What was somewhat surprising was that no answer zeroed in on the massive proposed "modernization" of the Red Line, which, with one alternative considering taking the L and burying it underneath Broadway, could have a massive impact on the 46th Ward, possibly more than anywhere else north of the Loop. Also, neither candidate, although talking about bike safety, mentioned the Chicago bicycle ordinance, and it would be interesting to know whether they thought it was working, needed changes (or just enforcement), or were even aware of it.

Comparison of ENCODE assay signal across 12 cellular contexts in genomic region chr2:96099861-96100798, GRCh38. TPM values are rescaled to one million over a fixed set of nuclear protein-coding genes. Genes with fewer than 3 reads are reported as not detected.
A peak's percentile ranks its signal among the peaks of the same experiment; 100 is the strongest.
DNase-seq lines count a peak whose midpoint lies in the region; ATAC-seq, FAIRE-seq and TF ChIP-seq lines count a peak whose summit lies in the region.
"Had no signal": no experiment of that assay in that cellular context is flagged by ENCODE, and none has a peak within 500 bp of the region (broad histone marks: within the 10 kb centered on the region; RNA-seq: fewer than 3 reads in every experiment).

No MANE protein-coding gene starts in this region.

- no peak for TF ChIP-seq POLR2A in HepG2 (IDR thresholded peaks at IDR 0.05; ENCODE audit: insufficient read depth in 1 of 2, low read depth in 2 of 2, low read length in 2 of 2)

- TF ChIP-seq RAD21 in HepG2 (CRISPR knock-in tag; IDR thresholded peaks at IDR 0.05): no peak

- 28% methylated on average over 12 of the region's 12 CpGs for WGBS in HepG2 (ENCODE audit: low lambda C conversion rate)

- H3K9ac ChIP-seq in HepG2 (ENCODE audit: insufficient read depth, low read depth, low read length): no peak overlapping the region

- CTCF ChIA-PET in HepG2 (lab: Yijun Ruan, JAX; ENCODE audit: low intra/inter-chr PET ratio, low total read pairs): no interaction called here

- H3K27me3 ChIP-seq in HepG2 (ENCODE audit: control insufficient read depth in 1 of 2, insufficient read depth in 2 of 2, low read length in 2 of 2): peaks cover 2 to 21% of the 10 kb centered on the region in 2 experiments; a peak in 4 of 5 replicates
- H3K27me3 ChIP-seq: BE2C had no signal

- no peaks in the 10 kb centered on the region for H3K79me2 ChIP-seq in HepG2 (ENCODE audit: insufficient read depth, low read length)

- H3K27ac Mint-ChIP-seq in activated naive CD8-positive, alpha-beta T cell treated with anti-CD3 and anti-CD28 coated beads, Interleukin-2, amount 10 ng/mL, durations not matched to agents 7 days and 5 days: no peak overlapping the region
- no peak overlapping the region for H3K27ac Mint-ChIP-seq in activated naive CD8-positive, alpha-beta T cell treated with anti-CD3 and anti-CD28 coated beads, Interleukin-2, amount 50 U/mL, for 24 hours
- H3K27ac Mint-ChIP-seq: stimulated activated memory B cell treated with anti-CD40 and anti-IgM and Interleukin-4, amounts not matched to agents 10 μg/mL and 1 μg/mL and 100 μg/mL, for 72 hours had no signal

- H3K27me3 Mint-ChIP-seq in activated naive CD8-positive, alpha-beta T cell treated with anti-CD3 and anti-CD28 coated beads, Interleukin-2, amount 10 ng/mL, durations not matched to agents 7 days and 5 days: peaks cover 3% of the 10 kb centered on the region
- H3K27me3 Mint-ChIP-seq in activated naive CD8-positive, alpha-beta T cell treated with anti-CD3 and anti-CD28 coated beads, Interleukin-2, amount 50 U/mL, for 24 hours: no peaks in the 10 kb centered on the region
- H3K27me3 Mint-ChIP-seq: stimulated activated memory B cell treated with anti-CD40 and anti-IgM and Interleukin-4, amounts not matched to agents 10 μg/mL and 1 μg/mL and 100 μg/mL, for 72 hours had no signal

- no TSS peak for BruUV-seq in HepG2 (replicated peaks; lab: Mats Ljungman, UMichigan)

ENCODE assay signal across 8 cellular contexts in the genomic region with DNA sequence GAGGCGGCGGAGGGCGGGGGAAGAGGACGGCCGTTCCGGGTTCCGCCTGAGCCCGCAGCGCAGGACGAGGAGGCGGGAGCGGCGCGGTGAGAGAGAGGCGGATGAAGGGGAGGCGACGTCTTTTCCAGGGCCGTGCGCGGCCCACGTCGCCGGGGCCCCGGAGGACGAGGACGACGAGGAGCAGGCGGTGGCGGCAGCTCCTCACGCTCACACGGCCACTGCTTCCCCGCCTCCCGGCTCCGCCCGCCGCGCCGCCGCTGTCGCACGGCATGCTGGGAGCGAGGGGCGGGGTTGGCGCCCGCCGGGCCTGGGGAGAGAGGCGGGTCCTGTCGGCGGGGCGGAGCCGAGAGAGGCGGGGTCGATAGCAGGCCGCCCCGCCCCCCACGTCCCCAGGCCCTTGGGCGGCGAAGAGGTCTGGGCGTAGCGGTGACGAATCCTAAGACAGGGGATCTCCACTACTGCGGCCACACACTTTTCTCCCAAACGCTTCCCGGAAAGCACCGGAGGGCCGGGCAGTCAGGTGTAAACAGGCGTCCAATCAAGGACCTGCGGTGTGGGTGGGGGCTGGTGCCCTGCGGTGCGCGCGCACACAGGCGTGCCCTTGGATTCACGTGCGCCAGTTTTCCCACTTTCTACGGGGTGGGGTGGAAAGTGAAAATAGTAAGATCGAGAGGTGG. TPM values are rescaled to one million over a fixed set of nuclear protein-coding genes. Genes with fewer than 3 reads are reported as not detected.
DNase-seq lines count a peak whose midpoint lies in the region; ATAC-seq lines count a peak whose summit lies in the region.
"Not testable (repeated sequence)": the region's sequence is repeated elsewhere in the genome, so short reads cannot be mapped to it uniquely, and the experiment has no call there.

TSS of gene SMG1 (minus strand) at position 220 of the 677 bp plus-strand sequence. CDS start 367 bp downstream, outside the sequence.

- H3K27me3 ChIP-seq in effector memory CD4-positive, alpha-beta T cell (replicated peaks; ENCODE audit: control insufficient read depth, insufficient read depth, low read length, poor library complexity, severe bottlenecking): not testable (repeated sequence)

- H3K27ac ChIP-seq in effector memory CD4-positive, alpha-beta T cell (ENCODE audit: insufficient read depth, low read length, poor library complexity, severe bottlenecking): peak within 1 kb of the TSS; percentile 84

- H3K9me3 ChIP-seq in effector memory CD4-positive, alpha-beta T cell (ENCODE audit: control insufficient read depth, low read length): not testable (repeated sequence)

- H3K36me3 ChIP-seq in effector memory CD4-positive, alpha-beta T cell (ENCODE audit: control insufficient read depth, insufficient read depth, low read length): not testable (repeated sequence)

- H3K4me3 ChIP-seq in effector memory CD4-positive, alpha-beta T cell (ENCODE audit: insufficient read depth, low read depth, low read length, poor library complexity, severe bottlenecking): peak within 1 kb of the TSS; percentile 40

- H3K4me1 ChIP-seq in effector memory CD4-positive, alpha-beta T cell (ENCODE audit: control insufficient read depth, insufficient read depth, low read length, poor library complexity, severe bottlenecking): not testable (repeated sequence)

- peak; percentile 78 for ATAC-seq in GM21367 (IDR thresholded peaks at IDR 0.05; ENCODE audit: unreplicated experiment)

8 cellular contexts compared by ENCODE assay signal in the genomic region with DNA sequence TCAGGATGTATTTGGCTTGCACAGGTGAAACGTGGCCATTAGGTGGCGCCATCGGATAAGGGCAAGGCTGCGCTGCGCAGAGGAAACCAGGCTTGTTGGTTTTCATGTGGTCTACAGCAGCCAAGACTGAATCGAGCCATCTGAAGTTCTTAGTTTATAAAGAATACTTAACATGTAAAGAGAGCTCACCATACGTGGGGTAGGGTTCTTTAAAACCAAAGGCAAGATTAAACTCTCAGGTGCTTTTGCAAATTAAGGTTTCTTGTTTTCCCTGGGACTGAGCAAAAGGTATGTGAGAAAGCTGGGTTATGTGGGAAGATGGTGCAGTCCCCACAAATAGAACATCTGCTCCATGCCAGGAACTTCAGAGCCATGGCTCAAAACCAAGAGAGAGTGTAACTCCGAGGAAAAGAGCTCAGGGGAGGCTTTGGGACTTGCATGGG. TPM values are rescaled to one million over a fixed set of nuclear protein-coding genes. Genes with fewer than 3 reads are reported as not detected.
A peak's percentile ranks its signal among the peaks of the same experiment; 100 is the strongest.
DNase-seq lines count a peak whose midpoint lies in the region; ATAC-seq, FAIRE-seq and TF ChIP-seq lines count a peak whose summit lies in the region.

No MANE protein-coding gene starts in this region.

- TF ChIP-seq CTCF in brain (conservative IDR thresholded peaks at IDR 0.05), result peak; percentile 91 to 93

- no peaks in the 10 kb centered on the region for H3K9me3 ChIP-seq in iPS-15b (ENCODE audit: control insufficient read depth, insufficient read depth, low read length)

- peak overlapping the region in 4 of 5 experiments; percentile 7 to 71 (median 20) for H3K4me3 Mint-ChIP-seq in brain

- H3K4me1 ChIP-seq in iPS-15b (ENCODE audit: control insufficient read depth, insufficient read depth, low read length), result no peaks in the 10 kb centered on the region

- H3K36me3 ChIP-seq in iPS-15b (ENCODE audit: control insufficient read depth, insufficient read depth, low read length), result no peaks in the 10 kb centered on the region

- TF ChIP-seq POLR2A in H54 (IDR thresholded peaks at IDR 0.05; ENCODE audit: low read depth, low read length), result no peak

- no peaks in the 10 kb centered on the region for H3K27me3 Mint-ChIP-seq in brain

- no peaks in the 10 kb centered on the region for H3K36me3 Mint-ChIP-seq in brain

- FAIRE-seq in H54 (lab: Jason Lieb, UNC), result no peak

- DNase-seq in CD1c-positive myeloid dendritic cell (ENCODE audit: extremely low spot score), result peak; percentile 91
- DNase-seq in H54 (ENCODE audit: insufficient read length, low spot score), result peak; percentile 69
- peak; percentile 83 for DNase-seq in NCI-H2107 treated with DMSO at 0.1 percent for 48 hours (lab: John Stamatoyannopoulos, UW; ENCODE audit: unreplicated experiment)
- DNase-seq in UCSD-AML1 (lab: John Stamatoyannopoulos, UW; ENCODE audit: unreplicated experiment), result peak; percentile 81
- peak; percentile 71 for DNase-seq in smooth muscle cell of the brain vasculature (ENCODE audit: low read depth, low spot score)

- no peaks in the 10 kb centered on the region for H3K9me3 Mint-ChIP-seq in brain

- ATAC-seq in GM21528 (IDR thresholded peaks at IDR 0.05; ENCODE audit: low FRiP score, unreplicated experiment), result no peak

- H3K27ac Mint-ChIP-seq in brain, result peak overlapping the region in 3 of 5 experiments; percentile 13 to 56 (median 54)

I looked for transportation issues pages on the candidates' websites but at time of this article didn't find any. Cappleman does mention pedestrian lighting, and does specifically mention crime around L stations, but lists no solutions other than to say that he will collaborate with police and CTA. True, active transportation has not been a hot-button issue, traditionally -- that's why groups like the WBT and the longer-established, non-political Active Transportation Alliance have sprung up. But it's becoming more common, and there are ample sources to use as a template: the well-thought-out Transportation Plan that Rahm Emanuel had posted until about 10 days ago, or some of the ideas that Miguel Del Valle had listed in various places, or even the Transportation Issues page of a state legislative candidate here or there.